Thursday, 29 September 2016

Trains and Boats and Games

Trains and Boats and Games

I was due to meet Andy at Temple Meads:
He was coming on the train from Yate,
 I was coming from Stroud via Swindon
(I wanted to call in at the Radical Book Fair,
To collect a pamphlet on smuggling),
But the signals were down at Parkway,
So I sat on a bench outside Temple Meads,
Listening to a man talk of seeing the debuts
Of Colin Bell and Wynn Davies,
While I ate a cheese and onion pasty,
Awaiting Andy,
When another man sat next to me,
Opened a map and asked:
''Do you know Bristol?'
I thought – correctly - that he might be a Derby fan,
So asked him if he fancied going to the match by boat,
Just as Andy texted:
Train cancelled, he'd have to drive,
So he'd meet me at the ground with my ticket.

My new, substitute Rams mate introduced himself,
Shook my hand: ‘Peter’; ‘Stuart,’ I replied,
Explaining that I wasn't local, but a Swindon fan -
'We've got something in common then,'
'Dave Mackay,' I replied.

It was going well.

We talked of Derby pubs:
The Brunswick, the Alexandra, the Peacock,
And how I’d never been to a match by water before -
Peter has previous, however:
‘When I watch a match at Derby,
I have a couple of pints in the Peacock,
Then walk along the River Derwent,
So that’s going to a match by water, I suppose.’

This sounded all a bit Arnold Bennett to me,
Transposed from the Potteries to the Peacock,
And I drifted away:

‘Around the field was a wide border of … hats … pale faces, rising in tiers, and beyond this border, fences, hoardings, chimneys, furnaces, gasometers, telegraph-poles, houses and dead trees.’

I thought of Arkwright, Cromford, the Derwent, and Bennett,
Until Peter asked me about Stroud, and Slad,
And, reverie over,
We spoke of Laurie Lee, the Woolpack, Clough, Taylor,
Forest, Mackay, Robertson, the European Cup Final,
Our banner referencing George Orwell at Real Madrid:
'Homage to Clough n Taylor',
And my letter to Brian Moore,
Asking if the cameras could focus on our pennant,
And his reply, written in fountain pen,
'What a night in Madrid, Stuart!
Hope you got the message over,
Best wishes, Brian.'

Peter Quinn, for it was he, then talked of his book:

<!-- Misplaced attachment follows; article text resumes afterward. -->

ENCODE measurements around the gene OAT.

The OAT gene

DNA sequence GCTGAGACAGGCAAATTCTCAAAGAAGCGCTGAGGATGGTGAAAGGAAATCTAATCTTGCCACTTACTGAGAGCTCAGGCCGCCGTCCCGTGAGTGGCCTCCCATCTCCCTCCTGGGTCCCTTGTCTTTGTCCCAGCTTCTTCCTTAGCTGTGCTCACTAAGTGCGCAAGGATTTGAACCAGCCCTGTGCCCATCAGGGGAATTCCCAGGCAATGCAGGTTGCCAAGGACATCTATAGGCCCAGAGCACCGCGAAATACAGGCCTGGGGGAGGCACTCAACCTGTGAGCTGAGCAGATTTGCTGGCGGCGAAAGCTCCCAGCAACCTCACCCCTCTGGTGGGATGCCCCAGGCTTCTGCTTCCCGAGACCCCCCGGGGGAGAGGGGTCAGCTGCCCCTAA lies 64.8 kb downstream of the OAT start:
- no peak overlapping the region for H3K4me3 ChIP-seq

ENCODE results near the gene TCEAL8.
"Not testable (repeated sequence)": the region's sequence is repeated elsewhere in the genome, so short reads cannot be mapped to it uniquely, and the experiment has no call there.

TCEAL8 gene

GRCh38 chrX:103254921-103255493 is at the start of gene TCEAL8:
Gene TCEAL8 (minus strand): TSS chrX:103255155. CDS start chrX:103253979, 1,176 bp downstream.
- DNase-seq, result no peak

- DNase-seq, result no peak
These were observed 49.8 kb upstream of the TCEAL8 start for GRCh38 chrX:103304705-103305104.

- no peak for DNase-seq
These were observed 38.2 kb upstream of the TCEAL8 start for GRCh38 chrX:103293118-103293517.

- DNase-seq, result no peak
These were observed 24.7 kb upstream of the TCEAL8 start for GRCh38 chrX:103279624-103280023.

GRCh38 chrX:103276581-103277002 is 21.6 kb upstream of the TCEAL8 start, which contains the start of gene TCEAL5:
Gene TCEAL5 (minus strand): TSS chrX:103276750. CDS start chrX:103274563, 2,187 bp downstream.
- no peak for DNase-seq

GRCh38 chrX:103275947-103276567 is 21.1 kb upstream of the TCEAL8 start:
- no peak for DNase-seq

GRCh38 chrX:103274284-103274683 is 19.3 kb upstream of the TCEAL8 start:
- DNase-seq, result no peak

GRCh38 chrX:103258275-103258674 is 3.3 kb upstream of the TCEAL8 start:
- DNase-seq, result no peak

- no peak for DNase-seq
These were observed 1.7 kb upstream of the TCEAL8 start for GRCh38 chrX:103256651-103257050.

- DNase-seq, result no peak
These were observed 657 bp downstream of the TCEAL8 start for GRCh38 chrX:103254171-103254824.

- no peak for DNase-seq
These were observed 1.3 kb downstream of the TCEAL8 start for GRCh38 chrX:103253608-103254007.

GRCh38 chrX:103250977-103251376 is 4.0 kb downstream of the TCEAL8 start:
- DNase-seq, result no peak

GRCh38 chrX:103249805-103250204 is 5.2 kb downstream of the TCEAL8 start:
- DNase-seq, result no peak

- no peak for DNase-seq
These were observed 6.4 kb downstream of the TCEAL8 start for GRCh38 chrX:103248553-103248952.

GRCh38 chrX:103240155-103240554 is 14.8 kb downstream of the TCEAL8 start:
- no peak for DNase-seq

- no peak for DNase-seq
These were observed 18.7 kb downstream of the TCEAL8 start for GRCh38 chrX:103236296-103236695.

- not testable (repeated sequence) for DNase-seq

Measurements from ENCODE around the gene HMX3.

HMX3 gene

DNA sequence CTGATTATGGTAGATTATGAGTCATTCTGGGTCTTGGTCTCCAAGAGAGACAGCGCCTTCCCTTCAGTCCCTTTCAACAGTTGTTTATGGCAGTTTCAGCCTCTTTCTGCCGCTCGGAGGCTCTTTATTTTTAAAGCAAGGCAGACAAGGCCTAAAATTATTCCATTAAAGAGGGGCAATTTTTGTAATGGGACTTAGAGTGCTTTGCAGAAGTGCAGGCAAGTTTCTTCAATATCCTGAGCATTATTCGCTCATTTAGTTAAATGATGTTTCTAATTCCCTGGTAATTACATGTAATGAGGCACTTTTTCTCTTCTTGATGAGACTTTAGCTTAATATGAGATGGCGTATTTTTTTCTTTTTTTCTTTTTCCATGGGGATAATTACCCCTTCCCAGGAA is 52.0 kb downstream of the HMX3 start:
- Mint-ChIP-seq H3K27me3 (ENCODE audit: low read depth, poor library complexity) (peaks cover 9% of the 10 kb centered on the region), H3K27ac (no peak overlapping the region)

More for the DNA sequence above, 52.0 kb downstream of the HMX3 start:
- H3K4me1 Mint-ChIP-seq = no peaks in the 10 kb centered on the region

A Ram's Fan's Fanfayre,
With chapter headings,
All starting with the prefix ‘For’:
‘Fortune, Forgettable, and so on,’
Conversing as the ferry made its way through the docks.
Until we alighted, asked the way of some Bristol fans,
And I left Peter in safe company at a cider- house,
The suitably named ‘Orchard.’

The build up to the game was great –
Peter and the ferry,
Andy with my ticket, driving befuddled through Bristol,
Eventually meeting me at Ashton Gate,
Then meeting his B.C.F.C. mate, Lee,
Who took us for a tour of the ground …

Then the constant singing of the beer swilled Derby fans,
'Forest are losing, Forest are losing,
'We are Derby, Super-Derby, Super-Derby, Super Rams',
'Derby Army', 'Derby Army', 'Derby Army',
The man in the fancy dress outfit: ‘Sheep on Tour’,
Hearing the half times: Swindon, two nil down,
Meeting my BCFC brother in law, Trevor, after the game,
With Bruce, my wife's cousin, over from Canada,
Meeting my charming, new grand-nephew, Rupert,
For the first time …

The match was a slightly tedious one all draw,
With countless throw-ins, a general air of ineptitude,
And if it wasn't for the Rams fans,

But the build up, and the aftermath,
The meeting of friends old and new,
Peter the Ram,
Andy the Ram.
Lee the Robin,
Bristol supporters on the ferry,
Bristol supporters at the Orchard,
Bruce, political reporter for the Toronto Star,
The greeting of a new baby,
A fourth generation Bristol City fan:
Rupert the Robin,

All mean that the day, and hence the match, too,
Have to be filed under the chapter heading:
Because sometimes a football match
Is only incidental to the enjoyment of a football match -
It’s what happens before and afterwards that count:
Trains and Boats not Games.

No comments:

Post a Comment